Posted on December 14, 2017 at 11:32 PM
In May of this year, my brief essays (literally, “attempts”) on synthetic human entities with embryo-like features, or SHEEFs for short, sought to ask what sort of human cellular constructs might or might not enjoy full human moral status; to wit, the right to life. Some experimenters with SHEEFs have suggested that, since they may bypass the early (14 days of life) markers that normal, or (if you will) canonical, human embryos demonstrate, a different moral approach is needed to determine ethical boundaries for these experiments, and the suggestion was that the capacity to feel pain would be a good substitute.
In my May 11 post, I suggested that a SHEEF with even part of a human nervous system must be accorded the right to life. I made what is, I confess, a breezy connection between said nervous system, however rudimentary, and the identification of a human soul, on the grounds that bodily expression of human capacities commonly is through the effects of the nervous system. The capability of any such capacities, I wanted to hold, would mark a SHEEF as a “human being” deserving of moral status. This would distinguish it from, for example, a tissue-engineered trachea, or a kidney, or maybe even a heart, although human heart have, in their automatic conduction systems, a sort of “nervous system” capacity, I suppose. Still, it didn’t seem to me (Edgar Allan Poe notwithstanding?) that a tissue-engineered heart would be considered a “human being,” the sort of being with “the intrinsic capacity to develop sentience, to ponder the universe, to comprehend the inevitability of mortality, to seek purpose, to yearn for love, and to suffer?”
That last quoted phrase is from a welcome essay by Dr. William Cheshire in the Fall 2017 edition of the journal Ethics & Medicine. In his essay, “The moral significance of pain for synthetic human entities derived from embryo-like cells,” he argues, to put it all too briefly, that the ability, the realized capacity, to feel pain is an inadequate marker of human moral status. Why? Because some humans are incapable of nociception—physical responses to noxious stimuli. Indeed, local anesthetic makes an otherwise fully-thriving human numb, for a while. To say that all SHEEF experiments are OK as long as the entity doesn’t feel pain is to reduce meaning to pain, pleasure, and happiness. Dr. Cheshire muses about a hypothetical creature, designed and bred in the laboratory, that is “sentient…possessing a complete brain composed of human neurons, yet lacking critical genes necessary for the capacity to experience pain…Rather than ask, what does it mean for a human organism to experience pain, a better question is, what does it mean to be the kind of being that experiences pain? What does it mean to be the kind of being who has “the intrinsic capacity to develop sentience,” etc?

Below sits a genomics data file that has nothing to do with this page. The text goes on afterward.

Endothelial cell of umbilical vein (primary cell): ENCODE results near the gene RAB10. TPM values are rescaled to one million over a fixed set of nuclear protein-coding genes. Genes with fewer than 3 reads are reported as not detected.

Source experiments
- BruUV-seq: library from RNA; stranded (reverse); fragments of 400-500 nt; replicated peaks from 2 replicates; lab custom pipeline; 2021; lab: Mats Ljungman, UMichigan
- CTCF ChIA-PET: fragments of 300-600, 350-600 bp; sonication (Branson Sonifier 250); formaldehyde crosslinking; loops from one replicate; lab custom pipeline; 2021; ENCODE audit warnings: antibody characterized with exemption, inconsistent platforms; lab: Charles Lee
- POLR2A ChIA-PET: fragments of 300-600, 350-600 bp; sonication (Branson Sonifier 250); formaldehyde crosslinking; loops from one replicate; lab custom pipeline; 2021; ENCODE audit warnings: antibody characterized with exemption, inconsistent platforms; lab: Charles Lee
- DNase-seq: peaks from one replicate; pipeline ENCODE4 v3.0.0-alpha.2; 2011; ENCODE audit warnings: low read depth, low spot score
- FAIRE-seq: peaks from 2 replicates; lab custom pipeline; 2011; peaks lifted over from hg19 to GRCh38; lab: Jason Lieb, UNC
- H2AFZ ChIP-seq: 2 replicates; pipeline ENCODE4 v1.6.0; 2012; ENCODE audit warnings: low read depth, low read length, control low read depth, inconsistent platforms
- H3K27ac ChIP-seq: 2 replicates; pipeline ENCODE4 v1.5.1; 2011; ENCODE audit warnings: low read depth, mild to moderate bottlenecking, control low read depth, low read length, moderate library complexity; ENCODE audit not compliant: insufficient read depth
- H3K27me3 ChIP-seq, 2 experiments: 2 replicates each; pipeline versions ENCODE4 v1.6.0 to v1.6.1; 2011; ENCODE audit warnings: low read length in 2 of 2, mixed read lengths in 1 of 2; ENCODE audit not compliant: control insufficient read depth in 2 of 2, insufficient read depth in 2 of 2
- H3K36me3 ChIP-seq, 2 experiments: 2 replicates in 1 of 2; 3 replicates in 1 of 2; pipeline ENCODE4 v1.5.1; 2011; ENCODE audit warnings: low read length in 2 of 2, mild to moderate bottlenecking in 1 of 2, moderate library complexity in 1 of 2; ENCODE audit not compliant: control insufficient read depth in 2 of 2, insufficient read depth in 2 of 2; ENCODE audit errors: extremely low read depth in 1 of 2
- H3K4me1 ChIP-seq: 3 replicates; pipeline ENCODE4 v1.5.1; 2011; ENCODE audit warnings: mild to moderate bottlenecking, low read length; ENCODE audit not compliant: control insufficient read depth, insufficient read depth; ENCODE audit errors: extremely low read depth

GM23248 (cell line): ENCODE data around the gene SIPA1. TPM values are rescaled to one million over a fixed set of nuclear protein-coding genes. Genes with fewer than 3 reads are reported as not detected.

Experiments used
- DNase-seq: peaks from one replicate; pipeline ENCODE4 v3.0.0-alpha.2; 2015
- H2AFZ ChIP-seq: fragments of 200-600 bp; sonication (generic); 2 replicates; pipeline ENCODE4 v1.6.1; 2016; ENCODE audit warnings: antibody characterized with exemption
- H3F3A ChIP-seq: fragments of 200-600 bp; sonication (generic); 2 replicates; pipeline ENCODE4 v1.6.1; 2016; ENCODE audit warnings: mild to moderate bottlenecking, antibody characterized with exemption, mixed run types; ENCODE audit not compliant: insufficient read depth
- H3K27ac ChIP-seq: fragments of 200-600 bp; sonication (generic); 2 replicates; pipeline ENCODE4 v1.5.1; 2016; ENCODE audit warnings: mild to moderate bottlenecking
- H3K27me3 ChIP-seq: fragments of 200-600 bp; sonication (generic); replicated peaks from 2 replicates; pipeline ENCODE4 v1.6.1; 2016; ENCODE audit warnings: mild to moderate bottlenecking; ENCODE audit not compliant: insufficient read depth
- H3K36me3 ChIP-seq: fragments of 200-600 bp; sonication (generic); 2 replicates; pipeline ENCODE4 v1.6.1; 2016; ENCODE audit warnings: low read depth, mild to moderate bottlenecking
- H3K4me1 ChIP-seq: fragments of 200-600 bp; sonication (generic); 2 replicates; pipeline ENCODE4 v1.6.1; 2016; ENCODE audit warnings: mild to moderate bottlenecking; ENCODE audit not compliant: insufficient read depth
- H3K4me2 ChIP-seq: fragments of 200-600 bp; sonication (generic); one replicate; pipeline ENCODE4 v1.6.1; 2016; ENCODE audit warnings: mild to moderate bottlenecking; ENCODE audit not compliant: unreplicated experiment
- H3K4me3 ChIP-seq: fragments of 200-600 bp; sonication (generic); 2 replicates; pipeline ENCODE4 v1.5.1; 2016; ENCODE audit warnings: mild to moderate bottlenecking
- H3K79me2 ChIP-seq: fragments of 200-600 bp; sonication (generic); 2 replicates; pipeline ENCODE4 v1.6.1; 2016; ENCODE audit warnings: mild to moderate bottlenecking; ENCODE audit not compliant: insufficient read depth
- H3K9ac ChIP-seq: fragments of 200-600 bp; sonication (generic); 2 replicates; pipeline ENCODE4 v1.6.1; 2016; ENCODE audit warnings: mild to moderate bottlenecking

I was surprised when I saw that Dr. Cheshire chose for an epigram to his essay this sentence from my May 11 post: “A moral boundary is approached when a human nervous system is brought into the plan.” I read his essay as a criticism of my approach, but I still think the latter has merit. I still think that some human tissue engineering with some SHEEFs might be ethical. At the same time, I think that attempts to make too complete, too complex a SHEEF—for example, one with a whole human body except the head—would be monstrous. I suppose that such a being would have to have a fair amount of human autonomic nervous system to function at all, and so would fall under my criterion. And I also think that a quest for a “minimal human genome” or a “minimal human” would be frankly unethical. (I understand synthetic biologists to be interested in the former but nobody to be suggesting the latter.) To be ethical, experiments would have to observe serious limits from the concept stage. And a concept of “how far can we go before we truly have the kind of being with the intrinsic capacity…?” would be out of bounds.
Check out this June 15, 2017 cartoon from the New Yorker